The next stop in the legal challenge over the Trump administration’s travel ban against people from six Muslim-majority countries may be the Supreme Court.
Thursday, in rejecting the travel ban, the 4th US Circuit Court of Appeals zeroed in on the comments Donald Trump as a candidate and president, the government’s national security justifications, and the role of the courts. But while the majority said the travel ban “drips with religious intolerance, animus and discrimination,” the dissenters focused keenly on how the Supreme Court might view the case differently.
Attorney General Jeff Sessions vowed to “seek review” of the case at the Supreme Court.
“This opinion relies on principles that should be exceptionally persuasive to the Supreme Court,” said Joshua A. Matz, who filed a brief in support of the challengers, “though, of course, it is possible that the justices will see things differently than the lower court.”
Here’s key parts of the 4th Circuit ruling the justices could review:
Scathing account of the purpose of the order
“Surely the Establishment Clause of the First Amendment yet stands as an untiring sentinel for the protection of one of our most cherished founding principles — that government shall not establish any religious orthodoxy, or favor or disfavor one religion over another. Congress granted the President broad power to deny entry to aliens, but that power is not absolute. It cannot go unchecked when, as here, the President wields it through an executive edict that stands to cause irreparable harm to individuals across this nation.”
“The evidence in the record, viewed from the standpoint of the reasonable observer, creates a compelling case that the (Executive Order’s) primary purpose is religious. Then-candidate Trump’s campaign statements reveal that on numerous occasions, he expressed anti-Muslim sentiment, as well as his intent, if elected, to ban Muslims from the United States.”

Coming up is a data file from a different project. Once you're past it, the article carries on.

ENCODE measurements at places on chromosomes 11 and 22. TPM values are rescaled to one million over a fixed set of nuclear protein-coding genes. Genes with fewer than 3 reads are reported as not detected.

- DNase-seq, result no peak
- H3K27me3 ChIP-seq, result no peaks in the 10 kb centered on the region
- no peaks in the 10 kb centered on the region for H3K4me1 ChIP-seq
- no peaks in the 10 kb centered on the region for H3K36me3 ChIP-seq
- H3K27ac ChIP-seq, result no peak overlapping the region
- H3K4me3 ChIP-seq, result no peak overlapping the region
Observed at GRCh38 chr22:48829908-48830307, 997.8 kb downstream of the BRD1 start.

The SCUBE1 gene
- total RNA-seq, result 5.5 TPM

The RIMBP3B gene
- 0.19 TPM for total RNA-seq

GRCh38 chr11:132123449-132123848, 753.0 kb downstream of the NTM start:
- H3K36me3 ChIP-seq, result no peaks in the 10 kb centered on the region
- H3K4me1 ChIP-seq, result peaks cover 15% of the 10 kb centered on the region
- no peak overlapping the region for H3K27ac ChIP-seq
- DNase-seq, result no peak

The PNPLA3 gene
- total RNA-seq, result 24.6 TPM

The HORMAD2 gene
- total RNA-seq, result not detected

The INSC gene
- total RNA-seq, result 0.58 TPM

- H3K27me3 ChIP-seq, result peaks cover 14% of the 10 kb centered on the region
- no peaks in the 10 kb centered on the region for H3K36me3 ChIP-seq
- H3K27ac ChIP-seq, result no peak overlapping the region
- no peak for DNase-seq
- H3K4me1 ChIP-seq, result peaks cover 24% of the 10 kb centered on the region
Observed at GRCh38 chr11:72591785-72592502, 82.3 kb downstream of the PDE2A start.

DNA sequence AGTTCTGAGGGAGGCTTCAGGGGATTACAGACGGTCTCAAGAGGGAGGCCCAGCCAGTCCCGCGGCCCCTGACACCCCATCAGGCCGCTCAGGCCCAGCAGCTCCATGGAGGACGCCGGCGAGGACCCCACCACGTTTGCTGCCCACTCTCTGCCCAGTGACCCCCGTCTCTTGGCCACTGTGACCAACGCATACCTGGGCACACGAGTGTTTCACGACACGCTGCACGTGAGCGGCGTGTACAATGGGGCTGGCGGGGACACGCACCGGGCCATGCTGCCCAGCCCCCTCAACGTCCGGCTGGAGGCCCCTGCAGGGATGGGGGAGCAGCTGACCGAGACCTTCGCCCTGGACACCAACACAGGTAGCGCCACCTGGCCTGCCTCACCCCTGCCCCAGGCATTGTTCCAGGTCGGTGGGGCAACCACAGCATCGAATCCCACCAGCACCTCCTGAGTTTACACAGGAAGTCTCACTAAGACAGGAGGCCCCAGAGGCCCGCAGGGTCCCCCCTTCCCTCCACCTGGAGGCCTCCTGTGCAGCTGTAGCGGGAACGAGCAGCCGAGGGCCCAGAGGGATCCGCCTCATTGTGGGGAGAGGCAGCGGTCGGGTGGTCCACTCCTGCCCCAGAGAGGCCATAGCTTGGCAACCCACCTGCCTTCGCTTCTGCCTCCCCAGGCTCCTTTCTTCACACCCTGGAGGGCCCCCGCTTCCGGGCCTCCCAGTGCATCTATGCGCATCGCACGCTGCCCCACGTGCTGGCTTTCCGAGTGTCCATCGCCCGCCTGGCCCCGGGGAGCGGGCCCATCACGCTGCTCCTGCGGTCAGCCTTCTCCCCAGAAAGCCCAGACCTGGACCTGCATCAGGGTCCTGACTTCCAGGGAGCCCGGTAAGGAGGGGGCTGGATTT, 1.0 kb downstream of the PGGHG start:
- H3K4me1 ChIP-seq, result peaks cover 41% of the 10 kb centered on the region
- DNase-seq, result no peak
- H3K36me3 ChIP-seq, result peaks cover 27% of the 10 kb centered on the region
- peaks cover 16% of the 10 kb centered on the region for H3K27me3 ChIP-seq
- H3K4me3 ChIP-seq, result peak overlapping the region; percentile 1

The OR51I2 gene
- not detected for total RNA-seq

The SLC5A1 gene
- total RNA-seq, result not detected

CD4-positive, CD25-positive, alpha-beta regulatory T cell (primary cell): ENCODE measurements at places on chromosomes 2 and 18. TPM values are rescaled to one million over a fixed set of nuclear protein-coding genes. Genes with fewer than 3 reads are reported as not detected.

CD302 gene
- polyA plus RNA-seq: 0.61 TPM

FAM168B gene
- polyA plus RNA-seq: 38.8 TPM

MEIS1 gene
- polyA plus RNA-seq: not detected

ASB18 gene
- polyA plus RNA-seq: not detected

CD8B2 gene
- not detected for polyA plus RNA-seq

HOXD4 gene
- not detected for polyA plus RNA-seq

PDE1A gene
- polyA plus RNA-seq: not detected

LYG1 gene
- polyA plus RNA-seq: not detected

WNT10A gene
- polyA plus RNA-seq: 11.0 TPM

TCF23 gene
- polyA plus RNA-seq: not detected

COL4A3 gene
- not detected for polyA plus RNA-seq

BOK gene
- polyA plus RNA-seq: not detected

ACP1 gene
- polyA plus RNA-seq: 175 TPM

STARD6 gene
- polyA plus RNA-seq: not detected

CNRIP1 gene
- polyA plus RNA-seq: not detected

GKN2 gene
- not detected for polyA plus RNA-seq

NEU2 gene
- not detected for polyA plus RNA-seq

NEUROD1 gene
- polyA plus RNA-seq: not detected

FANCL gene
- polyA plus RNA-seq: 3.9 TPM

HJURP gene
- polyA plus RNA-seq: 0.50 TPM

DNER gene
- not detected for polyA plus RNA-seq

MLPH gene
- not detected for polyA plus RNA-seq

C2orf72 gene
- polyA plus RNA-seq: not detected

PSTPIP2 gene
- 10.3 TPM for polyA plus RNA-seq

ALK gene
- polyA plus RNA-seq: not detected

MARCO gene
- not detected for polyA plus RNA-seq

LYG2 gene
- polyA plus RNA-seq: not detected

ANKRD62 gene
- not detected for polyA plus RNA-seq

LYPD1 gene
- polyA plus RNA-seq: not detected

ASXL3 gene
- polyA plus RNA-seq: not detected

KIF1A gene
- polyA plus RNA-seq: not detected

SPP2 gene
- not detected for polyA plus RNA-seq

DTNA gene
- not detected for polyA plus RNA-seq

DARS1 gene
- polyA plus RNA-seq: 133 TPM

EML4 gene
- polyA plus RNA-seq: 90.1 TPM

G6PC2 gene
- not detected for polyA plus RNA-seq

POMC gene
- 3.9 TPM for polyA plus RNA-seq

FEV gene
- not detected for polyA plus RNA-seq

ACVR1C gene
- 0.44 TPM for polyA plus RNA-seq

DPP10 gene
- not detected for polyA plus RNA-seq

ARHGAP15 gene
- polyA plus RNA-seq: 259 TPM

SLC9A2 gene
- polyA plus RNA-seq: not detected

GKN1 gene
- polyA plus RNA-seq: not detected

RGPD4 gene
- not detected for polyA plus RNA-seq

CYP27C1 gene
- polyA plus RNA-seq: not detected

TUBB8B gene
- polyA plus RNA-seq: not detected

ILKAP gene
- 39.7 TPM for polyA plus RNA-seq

Over several pages the majority walked through comments made by Trump and his advisers during the campaign and explained why they should be taken into consideration.
The majority conceded that campaign statements “may not reveal all that much about a government actor’s purposes” but added, “The campaign statements here are probative of purpose because they are closely related in time, attributable to the primary decisionmaker, and specific and easily connected to the challenged action.”
“We need not probe anyone’s heart of hearts to discover the purpose … or President Trump and his aides have explained it on numerous occasions and in no uncertain terms.”
But how far is too far in using Trump’s statements?
Three judges all appointed by Republican presidents filed three separate dissents, each joining the other.
Judge Paul V. Niemeyer suggested that the Supreme Court will not buy into the use of Trump’s campaign statements.
He wrote that the majority “looks past the face” of the order and instead considers campaign statements. He said that the approach “adopts a new rule of law that uses campaign statements to recast the plain, unambiguous, and religiously neutral text.” He warned that “opening the door to the use of campaign statements to inform the text of later executive orders has no rational limits.”
“Unless corrected by the Supreme Court, the majority’s new approach, which is unsupported by any Supreme Court case, will become a sword for plaintiffs to challenge facially neutral government actions, particularly those affecting regions dominated by a single religion,” he said.
Justified by national security?
The majority expressed skepticism that the national security justifications were convincing.
“Our inquiry,” the court said “is one of balance, and on balance, we cannot say that the government’s asserted national security interest outweighs the competing harms to plaintiffs.”
“These cases recognize that when we protect the constitutional rights of the few, it inures to the benefit of all. And even more so here, where the constitutional violation injures plaintiffs and in the process permeates and ripples across entire religious groups, communities and society at large.”
Some of the most searing language came from Judge James A. Wynn, a Barack Obama nominee, who wrote separately to say he would have gone further than the majority by holding that the ban likely violates the Constitution as well as federal law.
“Invidious discrimination that is shrouded in layers of legality is no less an insult to our Constitution than naked invidious discrimination,” Wynn said.
“Laid bare,” he said, “the order is no more than what the President promised before and after his election: naked invidious discrimination against Muslims.” Wynn said such action “contravenes the authority Congress delegated to the President in the Immigration and Nationality Act.
Wynn agreed with his colleagues in the majority that the Court should not “blindly defer” to executive action, all in the name of the Constitution’s separation of powers.”
“We decline to do so, not only because it is the particular province of the judicial branch to say what the law is, but also because we would do a disservice to our constitutional structure were we to let its mere invocation silence the call for meaningful judicial review.”